An art exhibit at Franklin College invites viewers to take note of details they might not see in the beauty of everyday objects.

Franklin College religion and philosophy professor David Chandler describes his work using the concept of “phenomenology,” which means seeing or learning about something or using one’s senses, such as sight rather than thoughts, expectations or prejudices. He focuses on objects in his work — an insect on a flower, a rain-drizzled windowpane, the reflection on a car on a sunny day — to capture an image of dramatic detail in seemingly mundane objects.

Gallery visitors will see some familiar scenery: street scenes of Franklin and downtown Indianapolis are visible, however distorted and blurred with rain or in the curving metal reflection of a car’s surface.

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These new perspectives are only possible when you stop to observe all details, Chandler said. For example, if you’re driving somewhere in the pouring rain you might get frustrated by the delay it’s causing in the traffic or get worried about getting soaked if you leave your car without an umbrella. But by practicing a mindfulness in the moment, you might observe details just from raindrops you hadn’t seen before.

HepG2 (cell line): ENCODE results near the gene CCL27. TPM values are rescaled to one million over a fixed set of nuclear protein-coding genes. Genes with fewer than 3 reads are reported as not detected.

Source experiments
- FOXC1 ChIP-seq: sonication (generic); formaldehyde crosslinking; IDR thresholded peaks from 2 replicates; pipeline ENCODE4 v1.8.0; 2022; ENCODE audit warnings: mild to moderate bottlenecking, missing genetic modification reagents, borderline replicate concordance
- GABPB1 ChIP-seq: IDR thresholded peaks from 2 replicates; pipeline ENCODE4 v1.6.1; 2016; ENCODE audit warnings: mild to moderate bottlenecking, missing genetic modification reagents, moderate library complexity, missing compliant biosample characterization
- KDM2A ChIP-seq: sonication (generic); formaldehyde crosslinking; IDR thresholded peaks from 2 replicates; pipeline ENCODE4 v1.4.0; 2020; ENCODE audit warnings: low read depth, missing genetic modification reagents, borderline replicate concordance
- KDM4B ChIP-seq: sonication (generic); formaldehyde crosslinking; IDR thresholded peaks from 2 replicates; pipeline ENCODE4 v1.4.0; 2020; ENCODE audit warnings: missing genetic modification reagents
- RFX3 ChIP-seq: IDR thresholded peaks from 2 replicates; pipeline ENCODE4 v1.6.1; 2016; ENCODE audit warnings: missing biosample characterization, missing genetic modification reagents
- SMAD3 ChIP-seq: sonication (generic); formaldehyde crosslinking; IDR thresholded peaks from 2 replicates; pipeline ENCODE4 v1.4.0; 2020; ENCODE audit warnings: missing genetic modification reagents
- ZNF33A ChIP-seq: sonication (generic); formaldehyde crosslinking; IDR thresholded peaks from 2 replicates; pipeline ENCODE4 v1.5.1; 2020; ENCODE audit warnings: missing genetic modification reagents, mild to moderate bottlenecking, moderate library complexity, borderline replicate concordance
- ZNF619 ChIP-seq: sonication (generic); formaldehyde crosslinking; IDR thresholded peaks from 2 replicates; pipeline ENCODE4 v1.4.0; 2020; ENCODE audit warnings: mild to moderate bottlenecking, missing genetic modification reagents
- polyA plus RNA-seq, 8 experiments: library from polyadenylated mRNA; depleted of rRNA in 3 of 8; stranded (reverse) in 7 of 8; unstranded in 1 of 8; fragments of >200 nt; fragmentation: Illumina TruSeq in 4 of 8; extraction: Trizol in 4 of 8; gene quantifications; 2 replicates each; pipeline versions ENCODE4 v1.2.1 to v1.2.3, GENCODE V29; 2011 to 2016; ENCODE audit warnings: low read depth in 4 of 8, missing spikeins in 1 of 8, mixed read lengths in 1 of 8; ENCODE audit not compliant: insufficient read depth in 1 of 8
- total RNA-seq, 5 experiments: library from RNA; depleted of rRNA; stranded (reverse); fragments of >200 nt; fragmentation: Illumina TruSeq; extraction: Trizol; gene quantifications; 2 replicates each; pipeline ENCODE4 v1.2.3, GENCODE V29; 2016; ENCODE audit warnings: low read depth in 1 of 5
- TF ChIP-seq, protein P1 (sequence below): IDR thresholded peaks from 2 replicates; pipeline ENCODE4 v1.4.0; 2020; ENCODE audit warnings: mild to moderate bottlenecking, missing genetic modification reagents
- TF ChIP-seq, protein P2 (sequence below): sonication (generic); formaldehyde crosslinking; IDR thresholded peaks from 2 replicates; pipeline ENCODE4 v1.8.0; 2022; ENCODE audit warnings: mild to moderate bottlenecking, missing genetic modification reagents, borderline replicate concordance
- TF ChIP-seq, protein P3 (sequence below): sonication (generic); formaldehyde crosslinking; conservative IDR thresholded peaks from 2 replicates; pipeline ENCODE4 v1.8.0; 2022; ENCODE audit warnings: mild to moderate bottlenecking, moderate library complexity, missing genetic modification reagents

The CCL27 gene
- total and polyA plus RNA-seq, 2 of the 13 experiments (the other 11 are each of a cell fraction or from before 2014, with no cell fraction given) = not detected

“It opens up wonderful, rich, new experiences,” he said.

Chandler’s work combines his day job with a creative passion he’s had since he was growing up in Japan as a son of missionaries. Growing up with what he termed “fundamentalist” Christian principles, his eyes were opened to other ways of thinking about spirituality as he got older. After graduating from high school in Japan, he got a certificate in photography at the New York Institute of Photography.

He earned a bachelor’s degree, a master’s degree and a doctorate. His teaching career has been spent mostly at Franklin College, where he came in 1981.

Academic studies and teaching in religion further fueled his ideas for art.

“It opens my mind,” Chandler said of mediation and purposely slowing down to practice mindfulness. “I spend so much of my time making schedules that I miss everything in between.”

If you go

A photography exhibit by Franklin College religion and philosophy Professor David Chandler is open at the Johnson Center for the Fine Arts at  Franklin College.

Gallery hours will be 8 a.m. to 5 p.m. Monday through Friday through Dec. 4. Admission is free.

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Anna Herkamp is an editorial assistant at the Daily Journal. She can be reached at or 317-736-2712.